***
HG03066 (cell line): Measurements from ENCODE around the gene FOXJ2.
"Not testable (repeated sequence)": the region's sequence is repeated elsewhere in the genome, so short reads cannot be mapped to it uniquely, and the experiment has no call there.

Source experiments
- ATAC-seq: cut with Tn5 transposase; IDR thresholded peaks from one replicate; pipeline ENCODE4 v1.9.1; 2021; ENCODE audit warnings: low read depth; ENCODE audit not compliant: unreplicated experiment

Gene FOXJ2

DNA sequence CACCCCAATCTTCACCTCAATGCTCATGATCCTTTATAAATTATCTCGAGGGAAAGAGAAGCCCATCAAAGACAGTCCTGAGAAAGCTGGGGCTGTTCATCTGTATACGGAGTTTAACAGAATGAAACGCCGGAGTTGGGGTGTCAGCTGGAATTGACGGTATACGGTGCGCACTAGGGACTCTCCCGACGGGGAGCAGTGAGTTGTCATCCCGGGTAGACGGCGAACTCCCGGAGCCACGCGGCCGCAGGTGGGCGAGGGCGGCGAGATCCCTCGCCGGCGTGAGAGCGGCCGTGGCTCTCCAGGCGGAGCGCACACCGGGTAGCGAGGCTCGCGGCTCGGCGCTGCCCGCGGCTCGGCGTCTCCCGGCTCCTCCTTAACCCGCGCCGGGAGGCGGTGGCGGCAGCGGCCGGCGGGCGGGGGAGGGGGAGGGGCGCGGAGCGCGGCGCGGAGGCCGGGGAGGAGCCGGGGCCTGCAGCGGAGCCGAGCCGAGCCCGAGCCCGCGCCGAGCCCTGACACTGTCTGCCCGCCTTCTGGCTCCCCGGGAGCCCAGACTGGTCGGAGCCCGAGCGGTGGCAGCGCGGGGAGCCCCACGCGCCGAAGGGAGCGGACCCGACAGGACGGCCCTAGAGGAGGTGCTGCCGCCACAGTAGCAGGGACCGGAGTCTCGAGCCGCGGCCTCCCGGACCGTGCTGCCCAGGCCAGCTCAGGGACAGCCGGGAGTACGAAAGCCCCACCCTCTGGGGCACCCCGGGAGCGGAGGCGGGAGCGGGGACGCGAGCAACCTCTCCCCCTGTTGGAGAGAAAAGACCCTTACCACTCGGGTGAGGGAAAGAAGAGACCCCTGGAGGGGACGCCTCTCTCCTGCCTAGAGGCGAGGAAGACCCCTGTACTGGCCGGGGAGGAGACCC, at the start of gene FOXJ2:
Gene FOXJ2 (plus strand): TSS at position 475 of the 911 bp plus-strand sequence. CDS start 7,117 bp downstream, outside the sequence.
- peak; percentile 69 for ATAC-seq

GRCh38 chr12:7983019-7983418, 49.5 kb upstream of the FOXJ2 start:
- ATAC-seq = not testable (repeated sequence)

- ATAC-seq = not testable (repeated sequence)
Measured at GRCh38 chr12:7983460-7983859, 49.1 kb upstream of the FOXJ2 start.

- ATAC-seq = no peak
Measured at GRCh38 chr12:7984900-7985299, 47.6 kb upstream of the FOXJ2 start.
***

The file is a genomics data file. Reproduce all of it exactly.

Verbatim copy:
HG03066 (cell line): Measurements from ENCODE around the gene FOXJ2.
"Not testable (repeated sequence)": the region's sequence is repeated elsewhere in the genome, so short reads cannot be mapped to it uniquely, and the experiment has no call there.

Source experiments
- ATAC-seq: cut with Tn5 transposase; IDR thresholded peaks from one replicate; pipeline ENCODE4 v1.9.1; 2021; ENCODE audit warnings: low read depth; ENCODE audit not compliant: unreplicated experiment

Gene FOXJ2

DNA sequence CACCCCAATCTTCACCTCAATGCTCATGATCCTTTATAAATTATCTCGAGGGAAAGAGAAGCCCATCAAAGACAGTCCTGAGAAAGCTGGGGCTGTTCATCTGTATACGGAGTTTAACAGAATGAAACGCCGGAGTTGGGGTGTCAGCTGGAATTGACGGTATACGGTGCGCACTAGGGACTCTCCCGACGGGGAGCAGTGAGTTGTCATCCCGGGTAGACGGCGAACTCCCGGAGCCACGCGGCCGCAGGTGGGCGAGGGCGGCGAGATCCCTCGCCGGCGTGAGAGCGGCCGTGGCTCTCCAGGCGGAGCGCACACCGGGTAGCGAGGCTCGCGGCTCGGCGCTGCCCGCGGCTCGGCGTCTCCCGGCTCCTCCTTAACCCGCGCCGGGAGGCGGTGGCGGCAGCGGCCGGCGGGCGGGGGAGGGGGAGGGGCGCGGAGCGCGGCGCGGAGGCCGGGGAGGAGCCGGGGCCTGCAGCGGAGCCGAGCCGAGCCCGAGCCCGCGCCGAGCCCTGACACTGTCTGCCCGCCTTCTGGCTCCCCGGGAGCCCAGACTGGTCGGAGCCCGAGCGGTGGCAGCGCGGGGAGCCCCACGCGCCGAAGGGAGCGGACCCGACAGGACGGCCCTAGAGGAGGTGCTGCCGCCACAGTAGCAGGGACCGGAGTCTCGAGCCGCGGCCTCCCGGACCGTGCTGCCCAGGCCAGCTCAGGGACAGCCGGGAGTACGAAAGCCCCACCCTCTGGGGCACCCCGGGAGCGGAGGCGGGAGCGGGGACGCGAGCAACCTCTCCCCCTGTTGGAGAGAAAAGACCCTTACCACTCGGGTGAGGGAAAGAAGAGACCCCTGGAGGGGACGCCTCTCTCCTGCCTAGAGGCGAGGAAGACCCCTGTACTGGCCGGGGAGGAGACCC, at the start of gene FOXJ2:
Gene FOXJ2 (plus strand): TSS at position 475 of the 911 bp plus-strand sequence. CDS start 7,117 bp downstream, outside the sequence.
- peak; percentile 69 for ATAC-seq

GRCh38 chr12:7983019-7983418, 49.5 kb upstream of the FOXJ2 start:
- ATAC-seq = not testable (repeated sequence)

- ATAC-seq = not testable (repeated sequence)
Measured at GRCh38 chr12:7983460-7983859, 49.1 kb upstream of the FOXJ2 start.

- ATAC-seq = no peak
Measured at GRCh38 chr12:7984900-7985299, 47.6 kb upstream of the FOXJ2 start.